Edit: Saved 23 bytes due to print optimisations by Dennis.

def d(b):c=len(b);a='%%%us'%len(`c`);print a%b.count('\n'),a%len(b.split()),c

Before the minifier, it looks like this:

def wc(text) :
    size = len(text);
    numfmt = '%%%us' % len(`size`);
    print numfmt % text.count('\n'), numfmt % len(text.split()), size

POSIX awk, 79 75 67 65 bytes

{w+=NF;c+=length+1}END{d=length(c)"d %";printf"%"d d"d\n",NR,w,c}

Edit: saved 4 bytes since POSIX allows a bare length, saved 7 bytes by discounting the invocation part, and saved two bytes thanks to Doorknob's tip for adding d % to d.

This was originally for GNU awk, but best I can tell, it uses only POSIX awk functionality.

Better formatted:

gawk '{
  w += NF
  c += length($0) + 1  # length($0) misses the newline
  d = length(c) # GNU awk's length returns the length of string representation of number
  printf "%"d"d %"d"d %d\n", NR, w, c
  • \$\begingroup\$ @Doorknob OK, thanks for that. Guess you saw the chat conversation? Also, that question should graduate from faq-proposed to faq. \$\endgroup\$
    – muru
    Commented Feb 26, 2016 at 12:26
  • 1
    \$\begingroup\$ Oh, I didn't see you in chat; your answer just popped up in my inbox :P I was the one who added [faq-proposed] to that question, so maybe I'll check in the mod room before upgrading it to [​faq]. \$\endgroup\$
    – Doorknob
    Commented Feb 26, 2016 at 12:28
  • 1
    \$\begingroup\$ Setting d to length(c)"d %" should allow you to change the printf to "%"d d"d\n", which saves two bytes. \$\endgroup\$
    – Doorknob
    Commented Feb 26, 2016 at 12:32
  • 1
    \$\begingroup\$ @Doorknob indeed, thanks! Guess it's not the exotic, but the mundane that saves bytes. \$\endgroup\$
    – muru
    Commented Feb 26, 2016 at 12:35

Seriously, 39 bytes

╜ck`#╛#"{:>%d}"%f`M' j

Try it online!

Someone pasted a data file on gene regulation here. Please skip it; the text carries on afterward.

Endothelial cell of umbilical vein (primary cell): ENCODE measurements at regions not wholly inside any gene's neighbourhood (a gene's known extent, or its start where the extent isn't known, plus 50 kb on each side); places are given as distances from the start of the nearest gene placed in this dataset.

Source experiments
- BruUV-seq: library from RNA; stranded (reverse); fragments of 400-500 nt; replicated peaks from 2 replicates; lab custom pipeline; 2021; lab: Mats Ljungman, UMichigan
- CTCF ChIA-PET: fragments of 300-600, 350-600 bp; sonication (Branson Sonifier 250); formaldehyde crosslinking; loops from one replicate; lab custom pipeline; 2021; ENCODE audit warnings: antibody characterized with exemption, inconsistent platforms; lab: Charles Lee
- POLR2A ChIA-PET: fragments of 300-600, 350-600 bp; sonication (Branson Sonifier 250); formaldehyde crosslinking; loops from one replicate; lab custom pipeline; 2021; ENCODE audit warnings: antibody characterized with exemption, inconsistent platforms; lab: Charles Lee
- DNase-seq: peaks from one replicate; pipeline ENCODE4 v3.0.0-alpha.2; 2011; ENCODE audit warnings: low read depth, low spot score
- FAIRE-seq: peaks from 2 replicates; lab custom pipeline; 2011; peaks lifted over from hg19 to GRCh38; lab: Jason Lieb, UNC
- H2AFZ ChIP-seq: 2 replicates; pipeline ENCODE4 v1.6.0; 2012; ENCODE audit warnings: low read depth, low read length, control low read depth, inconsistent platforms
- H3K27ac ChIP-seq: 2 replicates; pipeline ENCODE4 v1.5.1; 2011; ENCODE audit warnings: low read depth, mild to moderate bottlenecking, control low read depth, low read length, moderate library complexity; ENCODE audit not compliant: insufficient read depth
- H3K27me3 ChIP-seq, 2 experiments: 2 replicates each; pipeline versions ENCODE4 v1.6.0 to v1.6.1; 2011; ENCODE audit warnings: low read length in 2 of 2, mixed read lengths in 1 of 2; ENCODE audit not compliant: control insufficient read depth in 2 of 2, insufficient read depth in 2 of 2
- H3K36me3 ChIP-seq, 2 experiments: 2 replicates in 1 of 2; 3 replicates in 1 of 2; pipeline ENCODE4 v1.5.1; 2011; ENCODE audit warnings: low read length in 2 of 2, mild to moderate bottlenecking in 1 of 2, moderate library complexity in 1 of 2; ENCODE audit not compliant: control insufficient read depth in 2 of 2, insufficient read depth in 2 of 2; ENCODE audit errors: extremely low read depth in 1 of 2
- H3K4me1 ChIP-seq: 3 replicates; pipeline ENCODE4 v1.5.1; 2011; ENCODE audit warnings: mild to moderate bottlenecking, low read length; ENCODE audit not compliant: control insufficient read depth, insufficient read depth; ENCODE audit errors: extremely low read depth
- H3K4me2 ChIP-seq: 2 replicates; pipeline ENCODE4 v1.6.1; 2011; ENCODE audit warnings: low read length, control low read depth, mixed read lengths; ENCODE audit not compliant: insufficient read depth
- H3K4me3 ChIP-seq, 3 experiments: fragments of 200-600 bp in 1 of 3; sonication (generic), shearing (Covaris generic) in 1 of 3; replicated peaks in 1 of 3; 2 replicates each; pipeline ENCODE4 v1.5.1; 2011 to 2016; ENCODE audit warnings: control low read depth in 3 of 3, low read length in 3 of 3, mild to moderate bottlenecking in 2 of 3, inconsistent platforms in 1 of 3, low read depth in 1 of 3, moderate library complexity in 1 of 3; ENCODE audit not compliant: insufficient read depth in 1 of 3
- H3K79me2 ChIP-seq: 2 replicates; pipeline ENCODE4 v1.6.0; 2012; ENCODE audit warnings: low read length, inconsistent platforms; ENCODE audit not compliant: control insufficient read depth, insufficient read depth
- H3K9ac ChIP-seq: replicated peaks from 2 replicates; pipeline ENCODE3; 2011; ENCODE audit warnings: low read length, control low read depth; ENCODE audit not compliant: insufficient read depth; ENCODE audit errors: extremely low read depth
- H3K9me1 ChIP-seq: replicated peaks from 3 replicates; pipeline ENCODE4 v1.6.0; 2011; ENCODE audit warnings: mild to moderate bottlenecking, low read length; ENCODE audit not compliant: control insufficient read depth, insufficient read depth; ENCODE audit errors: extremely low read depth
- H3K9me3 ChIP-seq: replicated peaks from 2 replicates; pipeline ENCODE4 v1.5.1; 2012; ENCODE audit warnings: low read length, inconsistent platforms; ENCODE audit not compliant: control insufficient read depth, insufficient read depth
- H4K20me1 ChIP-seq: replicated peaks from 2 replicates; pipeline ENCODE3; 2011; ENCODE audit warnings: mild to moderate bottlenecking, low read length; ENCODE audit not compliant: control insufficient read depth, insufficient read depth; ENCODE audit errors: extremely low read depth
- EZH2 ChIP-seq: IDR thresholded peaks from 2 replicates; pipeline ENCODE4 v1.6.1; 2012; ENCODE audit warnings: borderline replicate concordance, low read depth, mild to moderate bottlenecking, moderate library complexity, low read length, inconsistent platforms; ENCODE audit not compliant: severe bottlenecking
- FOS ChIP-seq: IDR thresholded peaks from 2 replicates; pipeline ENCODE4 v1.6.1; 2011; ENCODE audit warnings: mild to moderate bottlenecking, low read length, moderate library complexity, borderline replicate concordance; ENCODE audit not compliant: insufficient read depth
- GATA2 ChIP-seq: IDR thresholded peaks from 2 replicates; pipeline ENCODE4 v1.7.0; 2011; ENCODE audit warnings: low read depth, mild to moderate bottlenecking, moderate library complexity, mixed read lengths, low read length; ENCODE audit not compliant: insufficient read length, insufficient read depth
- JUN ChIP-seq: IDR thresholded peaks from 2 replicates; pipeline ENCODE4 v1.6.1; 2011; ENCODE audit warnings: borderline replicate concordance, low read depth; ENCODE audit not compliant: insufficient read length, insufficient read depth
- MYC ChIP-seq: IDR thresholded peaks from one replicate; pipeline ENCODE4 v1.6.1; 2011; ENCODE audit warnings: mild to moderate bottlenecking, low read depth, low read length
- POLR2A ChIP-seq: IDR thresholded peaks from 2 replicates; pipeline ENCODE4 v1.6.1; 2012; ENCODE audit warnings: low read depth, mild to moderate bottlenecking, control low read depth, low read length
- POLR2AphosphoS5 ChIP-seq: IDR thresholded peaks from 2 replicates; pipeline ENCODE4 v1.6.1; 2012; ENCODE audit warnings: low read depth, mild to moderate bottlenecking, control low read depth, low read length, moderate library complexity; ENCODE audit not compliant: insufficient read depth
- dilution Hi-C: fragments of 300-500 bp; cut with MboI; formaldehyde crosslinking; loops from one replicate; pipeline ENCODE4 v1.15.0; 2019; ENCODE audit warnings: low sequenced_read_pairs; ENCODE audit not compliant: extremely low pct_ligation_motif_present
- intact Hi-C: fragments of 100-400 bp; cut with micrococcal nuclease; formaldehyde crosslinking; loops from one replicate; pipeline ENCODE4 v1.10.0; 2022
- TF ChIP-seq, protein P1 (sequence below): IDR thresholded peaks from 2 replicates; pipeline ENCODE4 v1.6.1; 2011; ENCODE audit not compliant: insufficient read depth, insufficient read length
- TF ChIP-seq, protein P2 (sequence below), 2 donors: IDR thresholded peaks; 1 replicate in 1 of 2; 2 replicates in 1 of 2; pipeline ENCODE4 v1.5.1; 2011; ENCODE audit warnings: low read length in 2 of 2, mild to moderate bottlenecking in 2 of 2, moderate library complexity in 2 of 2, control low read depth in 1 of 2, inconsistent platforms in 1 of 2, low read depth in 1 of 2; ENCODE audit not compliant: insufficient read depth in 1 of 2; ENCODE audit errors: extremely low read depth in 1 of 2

Explanation (newlines are replaced with \n):

"\n "╩╜l;$l╝@╜sl'\n╜ck`#╛#"{:>%d}"%f`M' j
"\n "                                      push a string containing a newline and a space
     ╩                                     push input to register 0 (we'll call it s)
      ╜l;                                  push two copies of len(s) (byte count)
         $l╝                               push len(str(len(s))) to register 1
                                            (this will serve as the field width in the output)
            @╜sl                           push word count by getting the length of the list formed by
                                            splitting s on spaces and newlines
                '\n╜c                      count newlines in input
                     k                     push stack to list
                      `#╛#"{:>%d}"%f`M     map:
                       #                     listify
                        ╛#                   push reg 1 (field width), listify
                          "{:>%d}"           push that string
                                  %          do old-style string formatting for field width
                                   f         do new-style string formatting to pad the field appropriately
                                      ' j  join on spaces
  • \$\begingroup\$ I cannot fidn any documentation for this language, can you provide a link? \$\endgroup\$
    – JohnEye
    Commented Feb 26, 2016 at 12:58
  • 2
    \$\begingroup\$ @JohnEye, github.com/Mego/Seriously \$\endgroup\$
    – awesoon
    Commented Feb 26, 2016 at 12:59

AppleScript, 253 bytes

This assumes that AppleScript's text item delimiters are set to space (if I need to count the stuff to force that assumption, I'll add it).

set w to(display dialog""default answer"")'s text returned
set x to b(w)
set y to w's text item's number
set z to w's paragraph's number
a(x,z)&z&a(x,y)&y&" "&x
on a(x,n)
set o to" "
repeat b(x)-b(n)
set o to o&" "
on b(n)
count(n as text)

CJam, 31 26 bytes


Try it online!

How it works

q_                         e# Read all input from STDIN and push two copies.